HealthDay News — Genetic testing should be made available to all patients with a history of breast cancer, according to an updated consensus guideline from the American Society of Breast Surgeons (ASBS).
Researchers from the ASBS outlined recommendations for genetic testing that medical professionals can use for assessing hereditary risk for breast cancer. Data were included from large datasets, basic science publications, and recent updated national guidelines.
The authors recommend that breast surgeons, genetic counselors, and medical professionals knowledgeable in genetic testing offer patient education and counseling, make recommendations for genetic testing, and arrange testing for their patients. All patients with a personal history of breast cancer should be offered genetic testing, including BRCA1/2 and PALB2. Patients who have already undergone testing may benefit from updated testing; this benefit is particularly relevant for patients who had negative germline BRCA1/2 testing. Patients without a history of breast cancer who meet National Comprehensive Cancer Network guidelines should be offered genetic testing. Variants of uncertain significance are not clinically actionable and patients with these sequences should be managed based on risk factors.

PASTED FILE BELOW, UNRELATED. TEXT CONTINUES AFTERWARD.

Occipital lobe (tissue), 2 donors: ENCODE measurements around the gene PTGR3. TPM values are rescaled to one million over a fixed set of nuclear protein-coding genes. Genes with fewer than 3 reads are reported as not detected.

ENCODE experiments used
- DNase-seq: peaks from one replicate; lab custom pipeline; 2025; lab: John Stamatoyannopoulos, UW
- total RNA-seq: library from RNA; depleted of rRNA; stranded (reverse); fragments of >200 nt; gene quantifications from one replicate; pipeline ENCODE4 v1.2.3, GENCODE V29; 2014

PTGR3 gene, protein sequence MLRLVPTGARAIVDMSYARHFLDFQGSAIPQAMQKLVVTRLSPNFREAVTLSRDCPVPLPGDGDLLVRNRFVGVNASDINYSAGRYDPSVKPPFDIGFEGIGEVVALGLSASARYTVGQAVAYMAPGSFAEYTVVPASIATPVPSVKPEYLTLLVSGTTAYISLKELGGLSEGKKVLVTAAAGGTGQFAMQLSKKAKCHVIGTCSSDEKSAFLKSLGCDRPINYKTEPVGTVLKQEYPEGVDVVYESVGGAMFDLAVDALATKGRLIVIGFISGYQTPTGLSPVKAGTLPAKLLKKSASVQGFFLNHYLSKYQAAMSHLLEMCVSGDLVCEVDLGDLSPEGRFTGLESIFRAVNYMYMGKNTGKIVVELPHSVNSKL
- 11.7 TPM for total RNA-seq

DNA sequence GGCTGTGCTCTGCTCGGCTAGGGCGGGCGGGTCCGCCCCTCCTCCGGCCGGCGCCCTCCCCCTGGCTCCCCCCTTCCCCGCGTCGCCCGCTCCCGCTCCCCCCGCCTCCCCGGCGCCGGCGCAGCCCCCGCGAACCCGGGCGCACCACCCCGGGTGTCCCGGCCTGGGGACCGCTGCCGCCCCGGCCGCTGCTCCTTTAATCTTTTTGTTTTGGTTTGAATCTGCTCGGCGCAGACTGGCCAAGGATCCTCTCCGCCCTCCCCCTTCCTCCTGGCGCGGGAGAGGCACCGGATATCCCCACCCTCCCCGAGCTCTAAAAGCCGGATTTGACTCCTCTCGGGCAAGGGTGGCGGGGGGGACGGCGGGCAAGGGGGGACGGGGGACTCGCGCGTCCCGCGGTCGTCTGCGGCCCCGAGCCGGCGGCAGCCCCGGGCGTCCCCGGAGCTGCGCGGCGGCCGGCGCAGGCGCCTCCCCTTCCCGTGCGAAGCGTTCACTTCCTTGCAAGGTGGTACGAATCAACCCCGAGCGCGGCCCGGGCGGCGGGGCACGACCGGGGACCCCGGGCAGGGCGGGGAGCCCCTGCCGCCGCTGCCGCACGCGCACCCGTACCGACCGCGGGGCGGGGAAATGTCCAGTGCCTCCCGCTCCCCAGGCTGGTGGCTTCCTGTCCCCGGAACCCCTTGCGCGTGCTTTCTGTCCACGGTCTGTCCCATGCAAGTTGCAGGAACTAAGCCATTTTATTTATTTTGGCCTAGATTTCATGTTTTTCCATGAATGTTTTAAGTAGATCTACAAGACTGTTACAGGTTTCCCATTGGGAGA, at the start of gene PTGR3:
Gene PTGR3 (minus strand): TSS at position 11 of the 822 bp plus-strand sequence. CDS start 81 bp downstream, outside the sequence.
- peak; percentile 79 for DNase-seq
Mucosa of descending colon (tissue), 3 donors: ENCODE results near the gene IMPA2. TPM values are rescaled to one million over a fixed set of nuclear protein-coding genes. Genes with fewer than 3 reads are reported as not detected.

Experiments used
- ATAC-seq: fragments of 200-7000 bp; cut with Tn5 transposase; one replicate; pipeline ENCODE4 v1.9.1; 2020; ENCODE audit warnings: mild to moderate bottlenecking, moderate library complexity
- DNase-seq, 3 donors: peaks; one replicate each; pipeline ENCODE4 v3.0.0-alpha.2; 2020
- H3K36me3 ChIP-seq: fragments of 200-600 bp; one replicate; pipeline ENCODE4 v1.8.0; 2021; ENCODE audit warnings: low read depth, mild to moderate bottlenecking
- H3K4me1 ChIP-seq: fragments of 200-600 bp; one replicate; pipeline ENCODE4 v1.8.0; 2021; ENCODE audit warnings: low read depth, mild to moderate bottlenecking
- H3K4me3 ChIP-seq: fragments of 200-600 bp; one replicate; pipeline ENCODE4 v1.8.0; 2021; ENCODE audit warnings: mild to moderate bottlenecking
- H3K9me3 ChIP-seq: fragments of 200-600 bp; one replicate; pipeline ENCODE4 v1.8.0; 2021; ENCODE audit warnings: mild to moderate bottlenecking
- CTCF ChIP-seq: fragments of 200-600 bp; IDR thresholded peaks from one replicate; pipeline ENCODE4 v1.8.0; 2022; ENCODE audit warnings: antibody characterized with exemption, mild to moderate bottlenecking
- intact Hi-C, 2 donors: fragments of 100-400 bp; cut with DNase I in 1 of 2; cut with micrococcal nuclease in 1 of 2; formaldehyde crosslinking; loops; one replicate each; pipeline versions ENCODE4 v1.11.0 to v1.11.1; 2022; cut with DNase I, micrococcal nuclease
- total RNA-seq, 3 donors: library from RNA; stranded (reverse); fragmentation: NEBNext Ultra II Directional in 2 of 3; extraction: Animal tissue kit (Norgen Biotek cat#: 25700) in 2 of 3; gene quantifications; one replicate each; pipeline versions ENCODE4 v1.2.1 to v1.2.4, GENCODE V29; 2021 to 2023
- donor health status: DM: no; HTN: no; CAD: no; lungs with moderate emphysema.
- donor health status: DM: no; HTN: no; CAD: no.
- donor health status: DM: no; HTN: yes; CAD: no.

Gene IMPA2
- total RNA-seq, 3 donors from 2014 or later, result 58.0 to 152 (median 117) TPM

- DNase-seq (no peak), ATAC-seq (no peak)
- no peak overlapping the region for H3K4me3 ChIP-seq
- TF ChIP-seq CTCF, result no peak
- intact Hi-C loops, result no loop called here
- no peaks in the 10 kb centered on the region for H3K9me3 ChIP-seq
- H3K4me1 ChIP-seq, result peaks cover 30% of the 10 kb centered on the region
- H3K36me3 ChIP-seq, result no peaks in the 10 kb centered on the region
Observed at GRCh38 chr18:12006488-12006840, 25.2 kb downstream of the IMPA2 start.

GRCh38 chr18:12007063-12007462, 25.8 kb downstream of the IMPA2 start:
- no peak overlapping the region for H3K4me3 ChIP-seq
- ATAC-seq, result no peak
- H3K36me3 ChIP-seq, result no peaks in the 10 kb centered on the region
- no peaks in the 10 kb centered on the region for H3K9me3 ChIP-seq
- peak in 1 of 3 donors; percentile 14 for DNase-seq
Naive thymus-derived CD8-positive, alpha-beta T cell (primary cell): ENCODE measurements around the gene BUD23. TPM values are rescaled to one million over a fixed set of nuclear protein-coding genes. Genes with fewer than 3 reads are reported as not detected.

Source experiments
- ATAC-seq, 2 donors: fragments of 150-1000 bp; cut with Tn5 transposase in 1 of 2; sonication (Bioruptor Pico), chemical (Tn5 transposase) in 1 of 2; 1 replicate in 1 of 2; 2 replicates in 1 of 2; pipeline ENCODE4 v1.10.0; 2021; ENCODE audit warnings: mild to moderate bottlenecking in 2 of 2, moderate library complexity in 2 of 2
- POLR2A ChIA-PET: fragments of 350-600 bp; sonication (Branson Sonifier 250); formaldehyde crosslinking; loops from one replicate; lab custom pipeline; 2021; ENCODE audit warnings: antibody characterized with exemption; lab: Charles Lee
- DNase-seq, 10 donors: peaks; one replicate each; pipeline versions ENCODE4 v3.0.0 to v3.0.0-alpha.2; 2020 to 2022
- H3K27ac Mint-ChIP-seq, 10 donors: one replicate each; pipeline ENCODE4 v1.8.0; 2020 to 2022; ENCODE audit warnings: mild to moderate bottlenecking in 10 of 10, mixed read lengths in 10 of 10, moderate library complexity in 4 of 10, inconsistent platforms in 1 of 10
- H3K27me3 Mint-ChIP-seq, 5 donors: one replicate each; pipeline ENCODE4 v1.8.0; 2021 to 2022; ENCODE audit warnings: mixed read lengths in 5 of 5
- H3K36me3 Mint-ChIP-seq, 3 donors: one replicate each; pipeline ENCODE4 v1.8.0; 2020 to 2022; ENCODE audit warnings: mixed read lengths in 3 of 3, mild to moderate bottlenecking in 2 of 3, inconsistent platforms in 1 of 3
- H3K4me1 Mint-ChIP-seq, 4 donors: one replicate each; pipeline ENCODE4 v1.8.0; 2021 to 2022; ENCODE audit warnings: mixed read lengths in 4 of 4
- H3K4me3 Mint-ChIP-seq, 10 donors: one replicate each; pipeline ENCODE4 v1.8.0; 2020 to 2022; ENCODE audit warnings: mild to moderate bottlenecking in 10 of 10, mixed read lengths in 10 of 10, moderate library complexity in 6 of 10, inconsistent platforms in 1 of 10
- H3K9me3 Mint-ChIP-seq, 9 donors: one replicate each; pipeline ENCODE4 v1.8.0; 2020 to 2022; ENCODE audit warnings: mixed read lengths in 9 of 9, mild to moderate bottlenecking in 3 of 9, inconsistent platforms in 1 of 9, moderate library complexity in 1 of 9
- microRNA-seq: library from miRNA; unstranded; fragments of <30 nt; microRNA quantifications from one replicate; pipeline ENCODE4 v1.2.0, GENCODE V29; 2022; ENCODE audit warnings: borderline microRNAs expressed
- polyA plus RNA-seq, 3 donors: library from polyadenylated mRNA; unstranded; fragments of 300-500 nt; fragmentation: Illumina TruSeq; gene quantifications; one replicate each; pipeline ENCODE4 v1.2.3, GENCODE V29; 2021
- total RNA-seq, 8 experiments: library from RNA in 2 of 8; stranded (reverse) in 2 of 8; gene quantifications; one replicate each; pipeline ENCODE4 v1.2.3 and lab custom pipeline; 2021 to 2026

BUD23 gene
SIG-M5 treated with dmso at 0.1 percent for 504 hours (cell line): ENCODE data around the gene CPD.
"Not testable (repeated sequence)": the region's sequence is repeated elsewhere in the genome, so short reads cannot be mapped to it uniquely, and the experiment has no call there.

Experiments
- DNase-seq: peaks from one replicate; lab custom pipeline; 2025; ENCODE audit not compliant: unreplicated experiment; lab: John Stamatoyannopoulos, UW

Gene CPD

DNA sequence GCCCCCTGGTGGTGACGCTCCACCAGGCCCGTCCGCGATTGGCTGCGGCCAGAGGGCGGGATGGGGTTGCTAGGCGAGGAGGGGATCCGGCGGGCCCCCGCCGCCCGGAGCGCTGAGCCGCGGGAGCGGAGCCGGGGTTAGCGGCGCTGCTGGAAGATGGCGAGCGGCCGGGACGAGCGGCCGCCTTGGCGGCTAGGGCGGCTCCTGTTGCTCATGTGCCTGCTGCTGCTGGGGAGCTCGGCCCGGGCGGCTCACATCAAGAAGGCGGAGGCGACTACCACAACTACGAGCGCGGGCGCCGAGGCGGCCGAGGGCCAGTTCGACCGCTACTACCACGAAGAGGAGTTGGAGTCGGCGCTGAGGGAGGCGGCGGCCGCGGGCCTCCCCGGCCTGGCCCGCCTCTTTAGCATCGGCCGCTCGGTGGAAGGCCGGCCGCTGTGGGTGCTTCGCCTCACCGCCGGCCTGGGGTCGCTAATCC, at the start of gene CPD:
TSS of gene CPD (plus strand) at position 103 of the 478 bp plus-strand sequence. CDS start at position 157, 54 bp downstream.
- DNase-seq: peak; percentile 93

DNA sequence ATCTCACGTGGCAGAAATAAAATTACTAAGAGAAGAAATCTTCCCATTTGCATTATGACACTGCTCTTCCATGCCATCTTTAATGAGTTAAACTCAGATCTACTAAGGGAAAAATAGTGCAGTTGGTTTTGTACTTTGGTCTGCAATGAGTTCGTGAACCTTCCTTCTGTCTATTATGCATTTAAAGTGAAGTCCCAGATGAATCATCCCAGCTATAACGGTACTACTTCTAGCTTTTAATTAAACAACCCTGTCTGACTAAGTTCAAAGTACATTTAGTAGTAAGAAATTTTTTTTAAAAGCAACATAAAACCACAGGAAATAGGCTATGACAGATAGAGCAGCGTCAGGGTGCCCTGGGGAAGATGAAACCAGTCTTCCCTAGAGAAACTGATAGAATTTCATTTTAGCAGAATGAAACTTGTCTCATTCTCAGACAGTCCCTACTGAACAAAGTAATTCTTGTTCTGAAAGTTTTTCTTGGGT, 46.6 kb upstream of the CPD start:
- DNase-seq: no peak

“Our society has a responsibility to act when we see an opportunity to decrease unnecessary morbidity and mortality,” Walton Taylor, M.D., president of the American Society of Breast Surgeons, said in a statement. “We do so today with the adoption of our new position on this issue.”